Pete was by now thoroughly hooked on this bottle-digging thing. He watched as we exposed the full top of the neighbor's pit wall and found coal ash all over the probe. The pit appeared bright yellow followed quickly by a pair of English pot lids. A Russ St. Domingo Bitter in amber appeared, unfortunately with an ugly burst surface bubble on one panel. Gary asked for and received a cool soda, a green iron pontiled W. Losey, New York, Brown Stout. What Brooklyn pit would be complete without a Udolphowolfes quart smooth base in olive and a D.L. Ormsby stoneware pint? Two aqua Balm of Thousand Flowers, New York with open pontils saw the light of day again followed by an R.B. Dacosta West Indian Toothwash Philada. In aqua OP. We then saw a Spalding's Glue come up in OP aqua with an unrolled lip, completely undamaged. Two more Lyons Powders appeared with smooth bases, one green and one amber. Mitch put his trusty sifter into action and was soon pulling out stuff barely faster than we were dumping buckets. Common marbles were found in nearly every load along with buttons, pipes, toothbrushes, and combs. He then began finding heavy round balls and finally realized that they were corroded musket balls! We were still uncertain of this when he began finding lead, three ringed Civil War era bullets fully intact! They were about .60 caliber and numerous! This put us to guessing, to say the least, about the story behind how these ended up down there!
|An overview of the days finds.||Yours truly and Richie giving the owner some of the day's finds.|
The end of the pit was now approaching as the pit was halved right to the floor on one side. The remaining shelf was about 20 inches thick and, we hoped, still full of more goodies! Due to the size of the pit, we were able to get Jack down digging while shoveling the dirt to Mitch behind with the sifter. Several more minor bottles were found but, the previously torrid pace was definitely slacking. Darkness was now fully upon us by 5:30 while Gary, Richie, and I restlessly up top watching them below as we idly froze in the November wind. The pit was about fifteen feet deep now. We chatted above about the cobalt ink wondering and hoping that maybe there were more. Finally, I shouted down to the warm, sifting duo below a decree that they must find soon the other cool umbrella ink that I kno-o-o-w must be hiding in the shelf on the right side of the pit to balance the cobalt ink Richie found on the left side. Obey or their insolence will be met with a pelting of frozen dirt bombs from above! Wouldn't you know it, about three minutes later, the two are huddled around something they are gingerly trying to excavate. Holy cow guys! You were right! It's a light green `Blake N-Y.' umbrella ink! And opened pontiled The Three Stooges were suddenly at it again! The bucket was nearly dropped on Mitch's head and another warm sock was found for the other ink! Ahhhhhh! Yin had met yang, all was in balance now! But, most amazingly, the bottle gods obeyed me for once! The pit was done in about twenty more minutes of very careful searching. My decree had been amazingly effective!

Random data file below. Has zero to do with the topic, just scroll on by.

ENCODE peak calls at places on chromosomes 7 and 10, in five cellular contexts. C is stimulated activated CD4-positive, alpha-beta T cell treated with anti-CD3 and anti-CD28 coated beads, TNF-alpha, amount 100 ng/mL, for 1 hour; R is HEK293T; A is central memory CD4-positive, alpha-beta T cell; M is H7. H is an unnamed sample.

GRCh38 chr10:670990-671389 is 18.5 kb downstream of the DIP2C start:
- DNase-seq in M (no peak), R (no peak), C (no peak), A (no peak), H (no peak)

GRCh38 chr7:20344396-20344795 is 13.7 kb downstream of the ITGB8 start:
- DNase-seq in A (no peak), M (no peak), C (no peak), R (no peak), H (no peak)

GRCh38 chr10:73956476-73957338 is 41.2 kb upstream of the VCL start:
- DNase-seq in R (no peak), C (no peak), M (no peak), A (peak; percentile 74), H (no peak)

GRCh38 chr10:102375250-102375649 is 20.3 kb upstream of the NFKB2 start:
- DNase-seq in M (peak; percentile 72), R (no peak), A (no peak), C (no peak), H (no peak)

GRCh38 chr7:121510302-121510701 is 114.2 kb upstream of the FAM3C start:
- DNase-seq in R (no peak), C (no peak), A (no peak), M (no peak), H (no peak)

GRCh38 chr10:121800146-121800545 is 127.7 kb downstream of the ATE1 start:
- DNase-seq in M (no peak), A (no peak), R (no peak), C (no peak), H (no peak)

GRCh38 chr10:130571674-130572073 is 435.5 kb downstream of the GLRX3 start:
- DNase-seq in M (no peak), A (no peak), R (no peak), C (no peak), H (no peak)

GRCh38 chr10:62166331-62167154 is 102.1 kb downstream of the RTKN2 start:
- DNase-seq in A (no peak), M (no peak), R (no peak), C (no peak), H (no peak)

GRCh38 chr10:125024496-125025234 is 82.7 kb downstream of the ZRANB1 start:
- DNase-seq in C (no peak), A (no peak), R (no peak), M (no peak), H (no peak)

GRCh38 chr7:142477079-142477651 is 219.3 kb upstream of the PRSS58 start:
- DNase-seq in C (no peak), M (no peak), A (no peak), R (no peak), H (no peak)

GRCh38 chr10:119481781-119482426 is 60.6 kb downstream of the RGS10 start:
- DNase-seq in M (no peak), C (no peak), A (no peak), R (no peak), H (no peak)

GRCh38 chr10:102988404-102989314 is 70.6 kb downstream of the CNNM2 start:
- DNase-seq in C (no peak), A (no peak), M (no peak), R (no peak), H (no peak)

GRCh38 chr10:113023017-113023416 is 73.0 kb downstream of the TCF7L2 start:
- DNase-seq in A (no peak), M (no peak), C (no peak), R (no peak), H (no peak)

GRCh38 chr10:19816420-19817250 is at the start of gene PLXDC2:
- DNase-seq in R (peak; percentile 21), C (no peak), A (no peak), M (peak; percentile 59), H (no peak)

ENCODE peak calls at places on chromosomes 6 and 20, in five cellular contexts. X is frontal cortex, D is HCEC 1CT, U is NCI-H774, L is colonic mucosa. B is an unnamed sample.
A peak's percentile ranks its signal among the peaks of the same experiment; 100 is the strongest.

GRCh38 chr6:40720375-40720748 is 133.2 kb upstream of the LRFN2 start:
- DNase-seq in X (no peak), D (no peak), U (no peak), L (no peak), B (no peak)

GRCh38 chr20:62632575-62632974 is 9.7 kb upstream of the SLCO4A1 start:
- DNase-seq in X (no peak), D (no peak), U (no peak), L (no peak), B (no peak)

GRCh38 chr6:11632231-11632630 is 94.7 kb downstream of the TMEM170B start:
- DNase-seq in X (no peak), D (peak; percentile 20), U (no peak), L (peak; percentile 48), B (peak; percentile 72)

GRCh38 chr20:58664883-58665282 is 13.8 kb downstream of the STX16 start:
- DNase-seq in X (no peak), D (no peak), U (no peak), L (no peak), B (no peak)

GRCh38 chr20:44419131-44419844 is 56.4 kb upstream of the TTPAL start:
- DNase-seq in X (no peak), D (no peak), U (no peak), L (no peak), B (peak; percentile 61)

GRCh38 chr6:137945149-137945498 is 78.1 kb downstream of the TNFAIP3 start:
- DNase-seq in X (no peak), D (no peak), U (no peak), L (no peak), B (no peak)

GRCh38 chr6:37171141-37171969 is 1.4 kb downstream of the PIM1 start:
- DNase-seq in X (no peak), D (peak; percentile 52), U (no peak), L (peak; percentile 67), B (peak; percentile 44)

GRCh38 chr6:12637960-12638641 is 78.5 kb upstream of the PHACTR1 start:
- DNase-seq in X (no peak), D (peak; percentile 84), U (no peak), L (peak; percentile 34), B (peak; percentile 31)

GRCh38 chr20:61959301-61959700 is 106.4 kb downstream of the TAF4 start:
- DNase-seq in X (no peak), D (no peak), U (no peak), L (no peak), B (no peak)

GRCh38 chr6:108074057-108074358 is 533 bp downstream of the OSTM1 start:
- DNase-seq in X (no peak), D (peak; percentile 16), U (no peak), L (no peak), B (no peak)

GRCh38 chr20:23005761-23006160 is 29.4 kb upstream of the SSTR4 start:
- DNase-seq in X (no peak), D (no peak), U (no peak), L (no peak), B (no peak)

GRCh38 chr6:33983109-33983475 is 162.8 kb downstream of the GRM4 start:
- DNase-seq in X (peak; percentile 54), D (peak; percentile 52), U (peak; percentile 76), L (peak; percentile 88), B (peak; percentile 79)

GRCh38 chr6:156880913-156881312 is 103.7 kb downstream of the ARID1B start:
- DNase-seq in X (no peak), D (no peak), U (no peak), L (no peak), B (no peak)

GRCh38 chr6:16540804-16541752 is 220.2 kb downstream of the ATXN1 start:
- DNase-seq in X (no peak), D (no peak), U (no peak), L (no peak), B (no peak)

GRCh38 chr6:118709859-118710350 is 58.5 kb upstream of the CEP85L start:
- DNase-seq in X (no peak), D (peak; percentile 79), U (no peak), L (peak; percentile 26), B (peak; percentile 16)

We began the long fill-in with happy digger's hearts and were strengthened by a sausage pizza we gobbled down. The evening fill went quicker than expected helped along again by all of the light ash. We assembled numerous thank you bottles for the owners and Pete while making sure the yard was put back into at least as was shape. With some careful work, we might even be able to dig Pete's pit in the future or another of the friendly neighbors! Everyone went home happy as can be from this dig. Chalk it up as another successful dig in beautiful, Old Brooklyn!!!!!
|Whole Finds at the Amity Street
1-Blake's umbrella ink - light green OP
1-umbrella ink - light sapphire OP
w/ minor panel chip
1-umbrella ink - bright green SB
1-Lyons Powder - yellow OP
1-cathedral pickle w/ 2 panels latticed
- aqua IP 5
1-X. Bazin Seven Highest Premiums...
Worlds Fair, London 1851 - pot lid
w/ plumb writing
1-Patey & Co. Perfumers Superior Cold
Cream - pot lid 2 1/2
2-Balm of Thousand Flowers, Fetridge &
Co. New York - aqua OP
1-Udolphowolfes - olive SB @quart
1-R.B. Dacosta West Indian Toothwash
Philada. - aqua OP
1-Russ St. Domingo Bitter - amber SB
1-Lyons Powder - green SB